As Information Grows, Military Hardware Shrinks
So will the role of humans in operating future systems.
Speed will be the order of the day for military information systems as new technologies incorporate breakthrough innovations. Hardware also will transform as capabilities grow in influence. But above all, the entire defense information system community is undergoing major cultural changes spawned by a combination of innovation and disease.
One big change coming to the U.S. military is that computing platforms will become smaller and smaller, says Tony Montemarano, the outgoing executive deputy director of the Defense Information Systems Agency (DISA) and current special assistant to the director. Laptops will give way to tablets and, ultimately, cellphones. The soldiers of the future are more interested today in devices that are small and mobile, and this comes just as technology is moving in that direction. In the future, these warfighters will be carrying more information technology into the battlefield, so they will want hardware that is smaller and lighter.
Consequently, the biggest issue for these technologies will be security, Montemarano says. Security is a problem with people not complying with existing rules, and future warfighters will expect security to be transparent. “That’s what’s going to influence us as we go forward—the security and the fact that we are dealing with endpoints that are going to have to be protected,” he states.
The COVID-19 pandemic has been a wake-up call for information technology use, Montemarano offers. “People realize that ‘I can do this at home or over a mobile device,’” he says. Throw in video teleconferences, and people increasingly are able to do their jobs remotely. “People in the federal space are really going to embrace technology. We are really going to be changing the way we do [things] and adapt.”
He continues that government organizations are good at taking new technology and adapting it to old business processes. But the new approach is to take technology and exploit it in new ways that depart from the past. “We are going to adapt to a new way of doing business—for the Defense Department and the federal government as a whole, but specifically defense—and become more flexible and enter the 21st century from an [information technology] perspective, and realize there is so much that can be achieved.”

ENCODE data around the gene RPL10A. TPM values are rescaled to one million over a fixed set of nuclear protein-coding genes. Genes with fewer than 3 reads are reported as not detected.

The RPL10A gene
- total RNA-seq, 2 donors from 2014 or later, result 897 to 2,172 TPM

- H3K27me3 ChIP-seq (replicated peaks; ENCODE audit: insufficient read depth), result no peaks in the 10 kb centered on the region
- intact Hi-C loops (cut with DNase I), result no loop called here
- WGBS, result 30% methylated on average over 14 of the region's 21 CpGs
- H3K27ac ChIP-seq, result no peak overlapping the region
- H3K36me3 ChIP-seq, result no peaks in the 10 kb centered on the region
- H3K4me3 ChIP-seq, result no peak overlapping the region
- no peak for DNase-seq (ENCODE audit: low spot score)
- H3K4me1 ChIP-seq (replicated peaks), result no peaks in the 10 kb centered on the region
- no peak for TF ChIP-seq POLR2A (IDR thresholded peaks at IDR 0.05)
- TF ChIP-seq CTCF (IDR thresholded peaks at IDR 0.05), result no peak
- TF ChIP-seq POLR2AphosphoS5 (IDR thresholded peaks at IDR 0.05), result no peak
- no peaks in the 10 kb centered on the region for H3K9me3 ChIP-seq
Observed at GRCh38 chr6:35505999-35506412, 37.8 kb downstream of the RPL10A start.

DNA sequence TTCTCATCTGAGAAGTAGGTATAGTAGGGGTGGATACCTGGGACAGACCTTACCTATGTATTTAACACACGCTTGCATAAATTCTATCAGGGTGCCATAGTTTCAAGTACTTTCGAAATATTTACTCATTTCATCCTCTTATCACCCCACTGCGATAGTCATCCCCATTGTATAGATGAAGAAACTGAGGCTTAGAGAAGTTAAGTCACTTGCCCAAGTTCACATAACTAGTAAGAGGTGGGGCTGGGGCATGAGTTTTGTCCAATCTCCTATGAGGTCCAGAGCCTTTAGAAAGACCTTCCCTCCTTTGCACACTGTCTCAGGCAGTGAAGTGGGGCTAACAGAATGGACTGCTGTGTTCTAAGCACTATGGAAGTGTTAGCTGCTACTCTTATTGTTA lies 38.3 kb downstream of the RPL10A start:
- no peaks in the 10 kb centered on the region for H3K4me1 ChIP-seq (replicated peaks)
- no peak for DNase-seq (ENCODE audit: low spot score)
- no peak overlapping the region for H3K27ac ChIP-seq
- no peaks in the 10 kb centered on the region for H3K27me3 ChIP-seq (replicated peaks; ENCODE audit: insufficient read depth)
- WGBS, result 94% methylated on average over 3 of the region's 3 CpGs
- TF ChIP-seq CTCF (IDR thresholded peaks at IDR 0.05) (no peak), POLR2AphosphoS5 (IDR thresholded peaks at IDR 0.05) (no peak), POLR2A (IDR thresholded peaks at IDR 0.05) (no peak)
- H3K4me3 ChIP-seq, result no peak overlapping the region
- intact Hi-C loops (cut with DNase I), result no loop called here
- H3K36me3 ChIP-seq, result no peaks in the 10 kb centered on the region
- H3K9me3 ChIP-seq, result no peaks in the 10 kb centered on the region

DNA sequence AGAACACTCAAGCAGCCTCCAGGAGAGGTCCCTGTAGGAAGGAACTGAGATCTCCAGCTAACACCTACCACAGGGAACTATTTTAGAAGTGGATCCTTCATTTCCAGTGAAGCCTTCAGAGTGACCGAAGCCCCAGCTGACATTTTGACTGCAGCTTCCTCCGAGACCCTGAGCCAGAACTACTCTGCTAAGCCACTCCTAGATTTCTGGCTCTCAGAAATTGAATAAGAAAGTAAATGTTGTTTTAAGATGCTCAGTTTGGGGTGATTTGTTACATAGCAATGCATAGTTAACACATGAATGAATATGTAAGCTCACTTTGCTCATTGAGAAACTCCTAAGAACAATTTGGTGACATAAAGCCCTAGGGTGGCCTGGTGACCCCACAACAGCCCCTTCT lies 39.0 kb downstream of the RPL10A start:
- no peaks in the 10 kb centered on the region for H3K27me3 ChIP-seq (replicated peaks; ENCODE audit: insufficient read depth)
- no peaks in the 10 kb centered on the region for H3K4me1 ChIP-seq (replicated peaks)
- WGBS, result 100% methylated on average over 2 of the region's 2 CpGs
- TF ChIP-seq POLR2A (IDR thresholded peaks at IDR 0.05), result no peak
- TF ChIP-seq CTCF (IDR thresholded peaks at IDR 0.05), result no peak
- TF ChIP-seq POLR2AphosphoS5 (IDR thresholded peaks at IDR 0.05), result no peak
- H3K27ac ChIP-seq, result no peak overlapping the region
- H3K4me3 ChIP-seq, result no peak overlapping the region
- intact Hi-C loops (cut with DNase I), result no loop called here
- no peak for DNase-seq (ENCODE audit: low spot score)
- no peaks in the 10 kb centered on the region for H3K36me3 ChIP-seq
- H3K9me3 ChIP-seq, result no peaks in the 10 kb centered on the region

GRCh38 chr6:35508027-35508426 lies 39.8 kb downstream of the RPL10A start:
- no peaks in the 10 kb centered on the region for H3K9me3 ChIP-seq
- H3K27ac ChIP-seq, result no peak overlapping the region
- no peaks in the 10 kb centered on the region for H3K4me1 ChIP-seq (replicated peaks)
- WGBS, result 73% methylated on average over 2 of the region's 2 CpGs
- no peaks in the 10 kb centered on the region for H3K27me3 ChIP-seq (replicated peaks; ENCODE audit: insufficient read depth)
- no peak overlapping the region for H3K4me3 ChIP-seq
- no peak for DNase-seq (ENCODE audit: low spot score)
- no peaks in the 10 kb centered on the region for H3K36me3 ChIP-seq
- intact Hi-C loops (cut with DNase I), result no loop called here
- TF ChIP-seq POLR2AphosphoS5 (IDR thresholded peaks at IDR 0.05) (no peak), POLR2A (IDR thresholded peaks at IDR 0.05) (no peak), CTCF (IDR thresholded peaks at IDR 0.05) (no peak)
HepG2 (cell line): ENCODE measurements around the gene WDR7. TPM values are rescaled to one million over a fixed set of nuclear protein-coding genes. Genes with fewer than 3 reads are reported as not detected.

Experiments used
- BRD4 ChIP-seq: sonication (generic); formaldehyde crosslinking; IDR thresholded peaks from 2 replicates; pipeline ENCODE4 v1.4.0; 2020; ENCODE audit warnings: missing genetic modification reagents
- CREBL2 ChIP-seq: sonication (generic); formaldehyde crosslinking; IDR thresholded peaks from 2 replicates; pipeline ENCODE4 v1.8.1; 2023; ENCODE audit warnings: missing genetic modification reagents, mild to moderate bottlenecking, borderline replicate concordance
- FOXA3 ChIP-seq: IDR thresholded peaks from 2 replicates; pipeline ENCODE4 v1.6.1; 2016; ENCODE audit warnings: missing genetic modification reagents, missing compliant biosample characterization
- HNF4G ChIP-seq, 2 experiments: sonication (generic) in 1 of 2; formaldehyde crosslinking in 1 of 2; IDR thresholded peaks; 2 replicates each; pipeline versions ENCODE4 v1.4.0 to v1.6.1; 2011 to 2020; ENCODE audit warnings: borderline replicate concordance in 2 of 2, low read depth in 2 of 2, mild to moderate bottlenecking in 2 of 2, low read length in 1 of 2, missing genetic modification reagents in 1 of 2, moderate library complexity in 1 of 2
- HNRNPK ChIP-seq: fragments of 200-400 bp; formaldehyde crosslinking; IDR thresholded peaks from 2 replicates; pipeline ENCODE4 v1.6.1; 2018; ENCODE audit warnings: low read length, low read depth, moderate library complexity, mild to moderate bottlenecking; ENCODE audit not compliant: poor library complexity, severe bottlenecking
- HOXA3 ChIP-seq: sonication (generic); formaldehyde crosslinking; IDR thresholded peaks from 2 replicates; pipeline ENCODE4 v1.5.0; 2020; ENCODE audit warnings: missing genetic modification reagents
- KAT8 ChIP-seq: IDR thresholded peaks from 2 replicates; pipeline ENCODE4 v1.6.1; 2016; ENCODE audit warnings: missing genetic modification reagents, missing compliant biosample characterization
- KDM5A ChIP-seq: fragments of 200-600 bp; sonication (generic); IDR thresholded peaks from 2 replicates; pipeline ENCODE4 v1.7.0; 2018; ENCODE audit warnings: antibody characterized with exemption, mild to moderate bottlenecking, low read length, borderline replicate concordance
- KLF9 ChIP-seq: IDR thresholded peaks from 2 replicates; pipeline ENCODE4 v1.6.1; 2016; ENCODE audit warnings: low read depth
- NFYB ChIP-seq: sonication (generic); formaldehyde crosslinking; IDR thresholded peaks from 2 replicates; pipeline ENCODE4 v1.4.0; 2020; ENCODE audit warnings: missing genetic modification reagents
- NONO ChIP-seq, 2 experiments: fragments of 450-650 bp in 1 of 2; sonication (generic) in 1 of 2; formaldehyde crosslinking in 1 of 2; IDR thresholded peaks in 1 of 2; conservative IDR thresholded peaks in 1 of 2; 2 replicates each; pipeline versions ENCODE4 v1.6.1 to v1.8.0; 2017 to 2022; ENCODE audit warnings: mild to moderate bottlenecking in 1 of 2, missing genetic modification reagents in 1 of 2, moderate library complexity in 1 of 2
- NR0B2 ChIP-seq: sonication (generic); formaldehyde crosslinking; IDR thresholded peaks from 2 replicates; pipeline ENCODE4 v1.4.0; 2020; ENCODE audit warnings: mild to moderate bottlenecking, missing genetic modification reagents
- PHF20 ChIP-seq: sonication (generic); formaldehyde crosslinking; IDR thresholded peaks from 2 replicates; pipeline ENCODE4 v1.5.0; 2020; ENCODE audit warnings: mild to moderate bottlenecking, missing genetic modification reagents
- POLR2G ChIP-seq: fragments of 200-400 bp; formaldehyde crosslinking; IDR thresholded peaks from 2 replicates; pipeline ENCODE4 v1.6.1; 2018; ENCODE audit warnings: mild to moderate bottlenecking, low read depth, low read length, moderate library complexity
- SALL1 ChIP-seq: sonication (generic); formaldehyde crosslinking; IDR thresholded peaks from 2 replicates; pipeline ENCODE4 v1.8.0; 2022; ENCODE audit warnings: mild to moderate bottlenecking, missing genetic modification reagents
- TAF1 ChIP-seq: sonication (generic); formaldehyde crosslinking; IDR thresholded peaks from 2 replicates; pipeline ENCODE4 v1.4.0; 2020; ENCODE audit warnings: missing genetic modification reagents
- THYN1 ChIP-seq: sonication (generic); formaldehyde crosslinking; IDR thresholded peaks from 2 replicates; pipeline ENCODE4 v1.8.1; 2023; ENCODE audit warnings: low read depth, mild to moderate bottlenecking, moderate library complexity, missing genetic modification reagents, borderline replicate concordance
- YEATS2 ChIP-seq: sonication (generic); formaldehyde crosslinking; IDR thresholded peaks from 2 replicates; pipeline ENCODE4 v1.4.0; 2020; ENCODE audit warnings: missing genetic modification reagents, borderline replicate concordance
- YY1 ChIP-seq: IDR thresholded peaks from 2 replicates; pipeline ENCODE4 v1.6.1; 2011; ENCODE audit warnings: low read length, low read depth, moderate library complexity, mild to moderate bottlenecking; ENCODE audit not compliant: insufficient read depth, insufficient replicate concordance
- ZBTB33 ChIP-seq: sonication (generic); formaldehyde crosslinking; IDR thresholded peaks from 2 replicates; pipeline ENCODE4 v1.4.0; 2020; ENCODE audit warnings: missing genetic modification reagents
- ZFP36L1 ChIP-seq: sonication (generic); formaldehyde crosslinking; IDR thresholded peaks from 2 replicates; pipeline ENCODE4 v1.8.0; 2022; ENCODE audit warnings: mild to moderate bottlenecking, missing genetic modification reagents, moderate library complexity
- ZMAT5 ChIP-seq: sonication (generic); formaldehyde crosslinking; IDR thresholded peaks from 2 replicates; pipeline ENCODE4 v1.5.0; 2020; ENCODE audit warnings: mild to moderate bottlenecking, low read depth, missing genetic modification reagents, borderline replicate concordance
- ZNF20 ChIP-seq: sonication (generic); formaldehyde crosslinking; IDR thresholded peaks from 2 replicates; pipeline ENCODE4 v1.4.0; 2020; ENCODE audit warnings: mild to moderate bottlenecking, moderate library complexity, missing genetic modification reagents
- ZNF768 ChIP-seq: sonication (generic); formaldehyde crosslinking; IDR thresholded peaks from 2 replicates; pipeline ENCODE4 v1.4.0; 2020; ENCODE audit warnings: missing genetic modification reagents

That will entail changing the government/military mindset, Montemarano allows. “Our mindset is very physical and kinetic,” he observes. “We have to change it into a cyber mindset and see what you can do and how much you can accomplish.” He adds that DISA has been “firing on all cylinders” as it adapted to the new reality imposed by the pandemic. One advantage was that it now is easier to move from one meeting to another, which has helped improve productivity.
With cyber technology advances coming at an accelerating rate, the defense community must ally with industry to benefit from that innovation. Government doesn’t have the engineers to do it alone, he adds. The defense community has lived in a protected environment with firewalls and various security devices, but that model no longer works. “You can’t even rely on firewalls anymore … they’re porous, whether someone set up an extra link or somehow someone hacked through it.
“The bottom line is, you can’t rely on it,” he continues. “You need to rely on what the commercial clouds give us, in terms of platform services that we would have to develop on the inside and, again, we don’t have the time and talent necessary to develop robust environments that we need for the warfighter.
“The commercial environment can, and we need to rely on that as best we can—at least at the unclassified level,” he declares. He adds that the secret level is not yet ready for commercial involvement, and defense must continue to maintain barriers there. Yet, that does not presume firm barriers between government and industry.
“This business [model] where we can operate separately from industry, separate from the commercial environment, is no longer viable,” Montemarano posits. The military must determine how to embrace the commercial cloud, for example, because it cannot operate without it. “We can’t keep doing it ourselves,” he says. “We have to adopt what is happening, what is out in the commercial environment.”
For the 2030s, artificial intelligence (AI), machine learning (ML) and software-defined environments will dominate what will happen. “The human has to get out of the discussion,” he declares. “The human has to be able to walk up and [have] things happen.” For example, in 2030, a human will sit down at a machine that will know this operator, know his or her credentials and know access authorization. All this will be done without the human doing anything, he predicts.
“As long as we have human beings making inputs and changing things, you’re going to have problems. And that’s what’s going away. We’re going to get the human out of the discussion and make machines more self-aware,” he offers.